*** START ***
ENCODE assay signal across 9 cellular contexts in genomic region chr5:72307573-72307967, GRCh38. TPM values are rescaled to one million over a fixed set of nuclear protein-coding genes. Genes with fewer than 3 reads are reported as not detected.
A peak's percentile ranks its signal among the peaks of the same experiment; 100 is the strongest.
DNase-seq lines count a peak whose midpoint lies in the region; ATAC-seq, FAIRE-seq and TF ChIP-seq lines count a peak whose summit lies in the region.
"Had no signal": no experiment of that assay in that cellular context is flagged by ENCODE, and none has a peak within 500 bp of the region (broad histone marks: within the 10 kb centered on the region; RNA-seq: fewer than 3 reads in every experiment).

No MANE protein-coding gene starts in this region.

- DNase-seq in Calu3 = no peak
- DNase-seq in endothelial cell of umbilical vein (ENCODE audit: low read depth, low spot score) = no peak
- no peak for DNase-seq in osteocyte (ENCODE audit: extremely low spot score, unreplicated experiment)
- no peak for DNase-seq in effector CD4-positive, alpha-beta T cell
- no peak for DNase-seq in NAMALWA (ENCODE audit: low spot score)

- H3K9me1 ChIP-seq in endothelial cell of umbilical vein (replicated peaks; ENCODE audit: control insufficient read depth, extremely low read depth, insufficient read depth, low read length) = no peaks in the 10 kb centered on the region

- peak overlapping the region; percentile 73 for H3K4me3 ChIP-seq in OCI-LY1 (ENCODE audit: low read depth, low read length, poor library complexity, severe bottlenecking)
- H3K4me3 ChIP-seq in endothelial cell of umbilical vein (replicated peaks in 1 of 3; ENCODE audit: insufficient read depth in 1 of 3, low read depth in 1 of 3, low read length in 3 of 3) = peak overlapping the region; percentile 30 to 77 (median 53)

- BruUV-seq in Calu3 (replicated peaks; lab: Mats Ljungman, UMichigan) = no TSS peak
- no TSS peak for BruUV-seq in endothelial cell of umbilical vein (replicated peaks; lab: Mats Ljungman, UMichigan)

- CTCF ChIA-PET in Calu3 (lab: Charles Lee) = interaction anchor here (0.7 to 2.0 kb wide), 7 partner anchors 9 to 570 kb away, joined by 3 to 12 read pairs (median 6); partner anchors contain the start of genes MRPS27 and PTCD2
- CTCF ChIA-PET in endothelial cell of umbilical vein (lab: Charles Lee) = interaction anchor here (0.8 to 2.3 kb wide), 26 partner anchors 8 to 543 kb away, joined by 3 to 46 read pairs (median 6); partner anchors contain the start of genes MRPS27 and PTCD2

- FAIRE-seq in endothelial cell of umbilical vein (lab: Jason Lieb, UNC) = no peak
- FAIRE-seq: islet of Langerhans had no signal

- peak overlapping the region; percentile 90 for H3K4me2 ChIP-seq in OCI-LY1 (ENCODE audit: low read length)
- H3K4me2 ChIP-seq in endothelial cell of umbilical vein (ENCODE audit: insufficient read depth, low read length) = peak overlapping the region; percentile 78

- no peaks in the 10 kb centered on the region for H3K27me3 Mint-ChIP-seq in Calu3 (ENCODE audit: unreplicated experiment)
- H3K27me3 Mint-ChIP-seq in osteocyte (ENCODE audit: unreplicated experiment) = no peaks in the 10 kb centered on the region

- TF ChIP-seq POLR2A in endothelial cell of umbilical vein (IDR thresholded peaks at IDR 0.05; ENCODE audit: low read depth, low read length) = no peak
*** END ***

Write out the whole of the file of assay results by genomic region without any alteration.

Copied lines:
ENCODE assay signal across 9 cellular contexts in genomic region chr5:72307573-72307967, GRCh38. TPM values are rescaled to one million over a fixed set of nuclear protein-coding genes. Genes with fewer than 3 reads are reported as not detected.
A peak's percentile ranks its signal among the peaks of the same experiment; 100 is the strongest.
DNase-seq lines count a peak whose midpoint lies in the region; ATAC-seq, FAIRE-seq and TF ChIP-seq lines count a peak whose summit lies in the region.
"Had no signal": no experiment of that assay in that cellular context is flagged by ENCODE, and none has a peak within 500 bp of the region (broad histone marks: within the 10 kb centered on the region; RNA-seq: fewer than 3 reads in every experiment).

No MANE protein-coding gene starts in this region.

- DNase-seq in Calu3 = no peak
- DNase-seq in endothelial cell of umbilical vein (ENCODE audit: low read depth, low spot score) = no peak
- no peak for DNase-seq in osteocyte (ENCODE audit: extremely low spot score, unreplicated experiment)
- no peak for DNase-seq in effector CD4-positive, alpha-beta T cell
- no peak for DNase-seq in NAMALWA (ENCODE audit: low spot score)

- H3K9me1 ChIP-seq in endothelial cell of umbilical vein (replicated peaks; ENCODE audit: control insufficient read depth, extremely low read depth, insufficient read depth, low read length) = no peaks in the 10 kb centered on the region

- peak overlapping the region; percentile 73 for H3K4me3 ChIP-seq in OCI-LY1 (ENCODE audit: low read depth, low read length, poor library complexity, severe bottlenecking)
- H3K4me3 ChIP-seq in endothelial cell of umbilical vein (replicated peaks in 1 of 3; ENCODE audit: insufficient read depth in 1 of 3, low read depth in 1 of 3, low read length in 3 of 3) = peak overlapping the region; percentile 30 to 77 (median 53)

- BruUV-seq in Calu3 (replicated peaks; lab: Mats Ljungman, UMichigan) = no TSS peak
- no TSS peak for BruUV-seq in endothelial cell of umbilical vein (replicated peaks; lab: Mats Ljungman, UMichigan)

- CTCF ChIA-PET in Calu3 (lab: Charles Lee) = interaction anchor here (0.7 to 2.0 kb wide), 7 partner anchors 9 to 570 kb away, joined by 3 to 12 read pairs (median 6); partner anchors contain the start of genes MRPS27 and PTCD2
- CTCF ChIA-PET in endothelial cell of umbilical vein (lab: Charles Lee) = interaction anchor here (0.8 to 2.3 kb wide), 26 partner anchors 8 to 543 kb away, joined by 3 to 46 read pairs (median 6); partner anchors contain the start of genes MRPS27 and PTCD2

- FAIRE-seq in endothelial cell of umbilical vein (lab: Jason Lieb, UNC) = no peak
- FAIRE-seq: islet of Langerhans had no signal

- peak overlapping the region; percentile 90 for H3K4me2 ChIP-seq in OCI-LY1 (ENCODE audit: low read length)
- H3K4me2 ChIP-seq in endothelial cell of umbilical vein (ENCODE audit: insufficient read depth, low read length) = peak overlapping the region; percentile 78

- no peaks in the 10 kb centered on the region for H3K27me3 Mint-ChIP-seq in Calu3 (ENCODE audit: unreplicated experiment)
- H3K27me3 Mint-ChIP-seq in osteocyte (ENCODE audit: unreplicated experiment) = no peaks in the 10 kb centered on the region

- TF ChIP-seq POLR2A in endothelial cell of umbilical vein (IDR thresholded peaks at IDR 0.05; ENCODE audit: low read depth, low read length) = no peak